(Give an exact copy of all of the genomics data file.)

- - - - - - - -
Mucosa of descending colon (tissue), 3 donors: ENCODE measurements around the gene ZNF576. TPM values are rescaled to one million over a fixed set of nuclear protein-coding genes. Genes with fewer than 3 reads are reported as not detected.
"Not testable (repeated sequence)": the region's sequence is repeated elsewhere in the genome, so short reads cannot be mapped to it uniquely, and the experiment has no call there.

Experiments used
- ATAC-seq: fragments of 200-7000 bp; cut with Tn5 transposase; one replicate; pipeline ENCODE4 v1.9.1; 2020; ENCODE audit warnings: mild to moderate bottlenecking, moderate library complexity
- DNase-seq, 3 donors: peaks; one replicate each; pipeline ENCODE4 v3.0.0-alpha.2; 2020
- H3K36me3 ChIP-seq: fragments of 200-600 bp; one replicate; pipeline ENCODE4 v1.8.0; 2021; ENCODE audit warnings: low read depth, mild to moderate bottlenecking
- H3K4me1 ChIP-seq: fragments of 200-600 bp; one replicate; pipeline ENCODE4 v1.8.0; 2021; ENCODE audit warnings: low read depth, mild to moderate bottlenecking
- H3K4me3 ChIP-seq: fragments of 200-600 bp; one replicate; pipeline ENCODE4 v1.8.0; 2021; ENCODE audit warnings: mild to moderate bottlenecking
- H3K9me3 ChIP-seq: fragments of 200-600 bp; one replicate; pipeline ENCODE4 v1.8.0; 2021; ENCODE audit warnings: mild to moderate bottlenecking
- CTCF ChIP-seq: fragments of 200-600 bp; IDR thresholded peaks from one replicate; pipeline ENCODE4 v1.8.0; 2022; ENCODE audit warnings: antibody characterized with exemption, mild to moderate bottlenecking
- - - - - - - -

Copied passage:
Mucosa of descending colon (tissue), 3 donors: ENCODE measurements around the gene ZNF576. TPM values are rescaled to one million over a fixed set of nuclear protein-coding genes. Genes with fewer than 3 reads are reported as not detected.
"Not testable (repeated sequence)": the region's sequence is repeated elsewhere in the genome, so short reads cannot be mapped to it uniquely, and the experiment has no call there.

Experiments used
- ATAC-seq: fragments of 200-7000 bp; cut with Tn5 transposase; one replicate; pipeline ENCODE4 v1.9.1; 2020; ENCODE audit warnings: mild to moderate bottlenecking, moderate library complexity
- DNase-seq, 3 donors: peaks; one replicate each; pipeline ENCODE4 v3.0.0-alpha.2; 2020
- H3K36me3 ChIP-seq: fragments of 200-600 bp; one replicate; pipeline ENCODE4 v1.8.0; 2021; ENCODE audit warnings: low read depth, mild to moderate bottlenecking
- H3K4me1 ChIP-seq: fragments of 200-600 bp; one replicate; pipeline ENCODE4 v1.8.0; 2021; ENCODE audit warnings: low read depth, mild to moderate bottlenecking
- H3K4me3 ChIP-seq: fragments of 200-600 bp; one replicate; pipeline ENCODE4 v1.8.0; 2021; ENCODE audit warnings: mild to moderate bottlenecking
- H3K9me3 ChIP-seq: fragments of 200-600 bp; one replicate; pipeline ENCODE4 v1.8.0; 2021; ENCODE audit warnings: mild to moderate bottlenecking
- CTCF ChIP-seq: fragments of 200-600 bp; IDR thresholded peaks from one replicate; pipeline ENCODE4 v1.8.0; 2022; ENCODE audit warnings: antibody characterized with exemption, mild to moderate bottlenecking